ART – the thing that makes our livesand homes beautiful


DIY giant wall art (tutorial on what to use to make the art and frames)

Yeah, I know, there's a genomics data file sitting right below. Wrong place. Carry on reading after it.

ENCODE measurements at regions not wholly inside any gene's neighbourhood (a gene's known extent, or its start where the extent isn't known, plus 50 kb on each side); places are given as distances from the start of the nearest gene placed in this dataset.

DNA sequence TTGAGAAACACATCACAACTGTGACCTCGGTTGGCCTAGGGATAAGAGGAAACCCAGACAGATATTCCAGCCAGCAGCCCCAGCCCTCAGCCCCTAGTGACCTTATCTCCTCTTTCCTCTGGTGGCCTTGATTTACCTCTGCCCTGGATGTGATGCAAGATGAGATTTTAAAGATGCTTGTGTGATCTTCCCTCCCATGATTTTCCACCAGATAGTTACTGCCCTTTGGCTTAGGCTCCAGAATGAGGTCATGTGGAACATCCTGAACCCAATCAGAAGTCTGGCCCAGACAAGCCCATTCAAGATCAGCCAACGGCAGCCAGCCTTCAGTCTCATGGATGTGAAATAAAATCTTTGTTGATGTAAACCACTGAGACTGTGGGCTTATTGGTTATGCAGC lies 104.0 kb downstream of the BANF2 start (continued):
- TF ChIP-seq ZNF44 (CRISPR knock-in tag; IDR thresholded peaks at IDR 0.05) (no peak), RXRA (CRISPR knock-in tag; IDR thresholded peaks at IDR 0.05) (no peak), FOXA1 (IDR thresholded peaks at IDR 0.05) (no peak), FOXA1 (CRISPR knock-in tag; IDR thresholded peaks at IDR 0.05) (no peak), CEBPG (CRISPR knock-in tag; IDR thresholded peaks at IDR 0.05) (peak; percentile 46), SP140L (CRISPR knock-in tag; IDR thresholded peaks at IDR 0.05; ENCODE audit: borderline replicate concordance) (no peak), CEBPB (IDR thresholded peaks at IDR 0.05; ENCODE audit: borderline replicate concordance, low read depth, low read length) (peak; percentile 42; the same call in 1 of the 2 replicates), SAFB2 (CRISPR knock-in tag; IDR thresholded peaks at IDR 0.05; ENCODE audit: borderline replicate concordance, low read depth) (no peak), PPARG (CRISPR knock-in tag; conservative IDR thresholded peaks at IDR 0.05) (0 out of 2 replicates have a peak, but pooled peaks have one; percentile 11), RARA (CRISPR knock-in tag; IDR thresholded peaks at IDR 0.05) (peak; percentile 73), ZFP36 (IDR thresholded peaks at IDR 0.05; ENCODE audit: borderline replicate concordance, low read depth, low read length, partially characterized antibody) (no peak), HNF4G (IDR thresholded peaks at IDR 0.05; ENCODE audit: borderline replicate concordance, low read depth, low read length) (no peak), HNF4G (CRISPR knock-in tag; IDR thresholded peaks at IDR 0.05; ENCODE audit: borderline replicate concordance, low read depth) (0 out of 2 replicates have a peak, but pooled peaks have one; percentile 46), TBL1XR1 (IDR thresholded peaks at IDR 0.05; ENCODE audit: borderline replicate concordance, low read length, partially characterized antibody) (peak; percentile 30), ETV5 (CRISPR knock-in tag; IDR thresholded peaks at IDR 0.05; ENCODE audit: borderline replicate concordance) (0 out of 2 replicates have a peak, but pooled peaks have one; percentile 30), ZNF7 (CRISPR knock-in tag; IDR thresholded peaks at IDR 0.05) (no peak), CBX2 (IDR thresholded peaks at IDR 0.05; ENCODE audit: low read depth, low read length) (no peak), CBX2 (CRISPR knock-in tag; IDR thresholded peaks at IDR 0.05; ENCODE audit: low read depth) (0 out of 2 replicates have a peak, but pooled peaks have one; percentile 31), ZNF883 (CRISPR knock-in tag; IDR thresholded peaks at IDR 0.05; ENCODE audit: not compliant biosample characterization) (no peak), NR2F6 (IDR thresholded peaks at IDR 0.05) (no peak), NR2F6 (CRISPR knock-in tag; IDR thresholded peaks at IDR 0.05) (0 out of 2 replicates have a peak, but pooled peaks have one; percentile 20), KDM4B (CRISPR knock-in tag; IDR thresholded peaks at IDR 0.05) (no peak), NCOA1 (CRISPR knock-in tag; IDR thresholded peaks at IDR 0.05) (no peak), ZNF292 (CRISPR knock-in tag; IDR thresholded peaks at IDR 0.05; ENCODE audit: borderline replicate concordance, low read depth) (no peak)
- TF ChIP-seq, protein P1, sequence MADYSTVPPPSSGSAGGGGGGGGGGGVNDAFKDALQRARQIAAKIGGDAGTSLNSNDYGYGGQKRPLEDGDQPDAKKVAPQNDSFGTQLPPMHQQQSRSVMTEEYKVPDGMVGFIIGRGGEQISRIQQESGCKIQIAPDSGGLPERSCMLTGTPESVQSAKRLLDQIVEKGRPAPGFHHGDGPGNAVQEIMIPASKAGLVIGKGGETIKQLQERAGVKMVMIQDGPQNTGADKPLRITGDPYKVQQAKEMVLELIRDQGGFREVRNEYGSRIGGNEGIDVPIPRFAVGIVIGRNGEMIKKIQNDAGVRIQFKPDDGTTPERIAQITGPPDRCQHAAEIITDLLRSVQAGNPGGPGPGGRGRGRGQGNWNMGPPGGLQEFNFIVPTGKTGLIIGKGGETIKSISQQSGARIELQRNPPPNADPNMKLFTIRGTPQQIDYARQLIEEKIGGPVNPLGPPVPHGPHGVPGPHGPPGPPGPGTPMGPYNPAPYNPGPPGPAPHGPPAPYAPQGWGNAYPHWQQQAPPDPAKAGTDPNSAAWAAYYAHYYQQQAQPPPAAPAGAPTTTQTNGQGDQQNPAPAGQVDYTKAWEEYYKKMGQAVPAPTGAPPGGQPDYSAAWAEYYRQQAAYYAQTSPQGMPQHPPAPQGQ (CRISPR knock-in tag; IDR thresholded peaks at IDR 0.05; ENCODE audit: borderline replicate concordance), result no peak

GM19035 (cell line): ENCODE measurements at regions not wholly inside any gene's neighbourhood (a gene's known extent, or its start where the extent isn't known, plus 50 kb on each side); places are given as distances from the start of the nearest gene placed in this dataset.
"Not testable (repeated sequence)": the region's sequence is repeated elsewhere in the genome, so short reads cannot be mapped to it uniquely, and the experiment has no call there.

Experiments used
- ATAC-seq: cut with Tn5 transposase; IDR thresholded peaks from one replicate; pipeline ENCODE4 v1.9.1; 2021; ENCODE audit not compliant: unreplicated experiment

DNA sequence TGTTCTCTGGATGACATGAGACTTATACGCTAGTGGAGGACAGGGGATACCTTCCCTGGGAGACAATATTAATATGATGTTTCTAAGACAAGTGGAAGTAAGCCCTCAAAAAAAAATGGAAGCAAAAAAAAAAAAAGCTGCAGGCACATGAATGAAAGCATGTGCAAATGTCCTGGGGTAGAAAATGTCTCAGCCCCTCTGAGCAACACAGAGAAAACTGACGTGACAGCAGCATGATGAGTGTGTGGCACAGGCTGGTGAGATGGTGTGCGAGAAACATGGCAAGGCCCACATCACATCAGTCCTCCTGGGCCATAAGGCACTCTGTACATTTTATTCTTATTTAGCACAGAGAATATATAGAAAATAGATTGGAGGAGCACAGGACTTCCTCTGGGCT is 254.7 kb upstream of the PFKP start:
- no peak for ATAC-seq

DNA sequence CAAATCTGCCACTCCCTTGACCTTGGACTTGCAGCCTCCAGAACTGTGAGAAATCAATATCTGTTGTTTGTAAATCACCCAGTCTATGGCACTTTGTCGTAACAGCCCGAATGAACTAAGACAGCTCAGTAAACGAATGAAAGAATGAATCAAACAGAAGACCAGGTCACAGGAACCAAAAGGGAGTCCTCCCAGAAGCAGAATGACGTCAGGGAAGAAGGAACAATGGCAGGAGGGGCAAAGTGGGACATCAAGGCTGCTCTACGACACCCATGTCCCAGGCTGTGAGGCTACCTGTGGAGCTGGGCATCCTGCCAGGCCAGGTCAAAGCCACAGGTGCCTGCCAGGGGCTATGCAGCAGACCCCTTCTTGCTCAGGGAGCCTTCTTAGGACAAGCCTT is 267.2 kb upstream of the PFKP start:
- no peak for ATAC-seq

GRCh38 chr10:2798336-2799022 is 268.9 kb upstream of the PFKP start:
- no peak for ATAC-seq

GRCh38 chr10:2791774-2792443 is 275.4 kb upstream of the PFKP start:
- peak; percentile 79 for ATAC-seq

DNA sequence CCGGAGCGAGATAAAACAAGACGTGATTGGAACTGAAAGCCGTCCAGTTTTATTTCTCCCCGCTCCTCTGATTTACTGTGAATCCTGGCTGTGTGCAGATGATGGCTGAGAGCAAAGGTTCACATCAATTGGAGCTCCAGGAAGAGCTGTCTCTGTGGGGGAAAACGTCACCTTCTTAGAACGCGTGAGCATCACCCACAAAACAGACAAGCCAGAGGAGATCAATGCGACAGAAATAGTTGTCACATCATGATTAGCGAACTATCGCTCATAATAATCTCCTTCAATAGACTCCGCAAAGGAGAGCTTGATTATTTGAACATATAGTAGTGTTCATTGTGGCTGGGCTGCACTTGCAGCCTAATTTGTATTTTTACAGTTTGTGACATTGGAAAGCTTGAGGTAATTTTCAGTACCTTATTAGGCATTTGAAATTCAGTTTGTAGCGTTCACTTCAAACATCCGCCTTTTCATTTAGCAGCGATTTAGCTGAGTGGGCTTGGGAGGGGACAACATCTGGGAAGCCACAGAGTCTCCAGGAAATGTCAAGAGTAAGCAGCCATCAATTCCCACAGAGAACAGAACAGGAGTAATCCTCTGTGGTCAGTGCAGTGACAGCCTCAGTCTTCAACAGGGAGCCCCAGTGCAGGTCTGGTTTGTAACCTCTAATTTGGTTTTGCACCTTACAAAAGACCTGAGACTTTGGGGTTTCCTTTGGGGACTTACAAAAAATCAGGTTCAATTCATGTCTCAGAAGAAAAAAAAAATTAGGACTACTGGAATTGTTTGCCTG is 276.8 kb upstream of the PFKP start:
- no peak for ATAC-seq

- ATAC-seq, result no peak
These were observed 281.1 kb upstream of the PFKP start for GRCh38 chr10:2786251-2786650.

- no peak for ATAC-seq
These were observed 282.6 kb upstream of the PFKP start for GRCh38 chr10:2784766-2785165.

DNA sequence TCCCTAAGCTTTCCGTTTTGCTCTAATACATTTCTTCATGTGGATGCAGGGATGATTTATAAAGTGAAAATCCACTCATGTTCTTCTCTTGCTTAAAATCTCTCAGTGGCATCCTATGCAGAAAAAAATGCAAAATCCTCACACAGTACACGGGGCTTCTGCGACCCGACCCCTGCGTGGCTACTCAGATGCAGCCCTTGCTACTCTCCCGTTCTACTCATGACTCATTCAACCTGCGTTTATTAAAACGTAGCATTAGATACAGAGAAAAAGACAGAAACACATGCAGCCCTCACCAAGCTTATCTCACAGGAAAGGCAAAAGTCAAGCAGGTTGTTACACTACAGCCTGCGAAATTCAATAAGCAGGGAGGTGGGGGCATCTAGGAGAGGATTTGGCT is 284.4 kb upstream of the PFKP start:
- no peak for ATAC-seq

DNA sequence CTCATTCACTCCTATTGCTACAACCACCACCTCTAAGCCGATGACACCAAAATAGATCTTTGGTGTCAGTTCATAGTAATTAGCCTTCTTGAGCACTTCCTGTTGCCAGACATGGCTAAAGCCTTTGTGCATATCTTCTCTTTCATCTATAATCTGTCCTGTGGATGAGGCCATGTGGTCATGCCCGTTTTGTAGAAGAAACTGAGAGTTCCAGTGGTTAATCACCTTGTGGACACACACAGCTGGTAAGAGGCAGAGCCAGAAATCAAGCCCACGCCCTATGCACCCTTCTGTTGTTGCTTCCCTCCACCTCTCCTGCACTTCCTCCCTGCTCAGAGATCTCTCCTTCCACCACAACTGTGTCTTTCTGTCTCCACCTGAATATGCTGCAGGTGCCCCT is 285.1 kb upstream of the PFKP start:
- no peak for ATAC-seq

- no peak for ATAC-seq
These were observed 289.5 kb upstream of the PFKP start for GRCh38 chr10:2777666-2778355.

Most individuals are born creative. As children, we experience imaginary play, ask outlandish questions, draw blobs and refer to them as dinosaurs. But with time, because of socialization and formal education, most of us start to stifle those impulses. We discover how to be warier of judgment, more cautious, more analytical. The world seems to divide into “creatives” and “noncreatives,” and too many people consciously or unconsciously resign themselves for the latter category. And yet we know that creativity is essential to success in any discipline or industry. According to a current IBM survey of chief executives all over the world, it’s probably the most sought-after trait in leaders today. No one can deny that creative thinking has allowed the rise and continued success of varied companies, from start-ups like Facebook and Google to stalwarts like Procter & Gamble and General Electric. Students often arrive at Stanford University’s “” (which has been founded by among us—David Kelley—which is formally called the Hasso Plattner Institute of Design) to formulate their creativity. Clients work with IDEO, our design and innovation consultancy, for the same reason. But as you go along, we’ve found that our obligation isn’t to train them creativity. It’s to assist them rediscover their creative confidence—the natural capability to come up with new ideas and also the courage to test them out. We do this by giving them ways to get past four fears that hold many of us back: anxiety about the messy unknown, fear of being judged, concern with the first task, and nervous about losing control. Easier said than done, you may argue. But we realize it’s feasible for visitors to overcome even their most deep-seated fears. Consider the work of Albert Bandura, a world-renowned psychologist and Stanford professor. In one series of early experiments, he helped people conquer lifelong snake phobias by guiding them by having a group of increasingly demanding interactions. They would start by watching a snake by way of a two-way mirror. Once comfortable with that, they’d progress to observing it using an open door, then to watching someone else touch the snake, then to touching it themselves via a heavy leather glove, and, finally, in a few hours, to touching it with their own bare hands. Bandura calls this procedure for experiencing one small success after another “guided mastery.” The people who went through it weren’t just cured of the crippling fear they had assumed was untreatable. They also had less anxiety plus more success in other areas with their lives, using new and potentially frightening activities like horse riding and presenting and public speaking. They tried harder, persevered longer, together more resilience when confronted with failure. They had gained a new confidence of their power to attain what they attempted to do.

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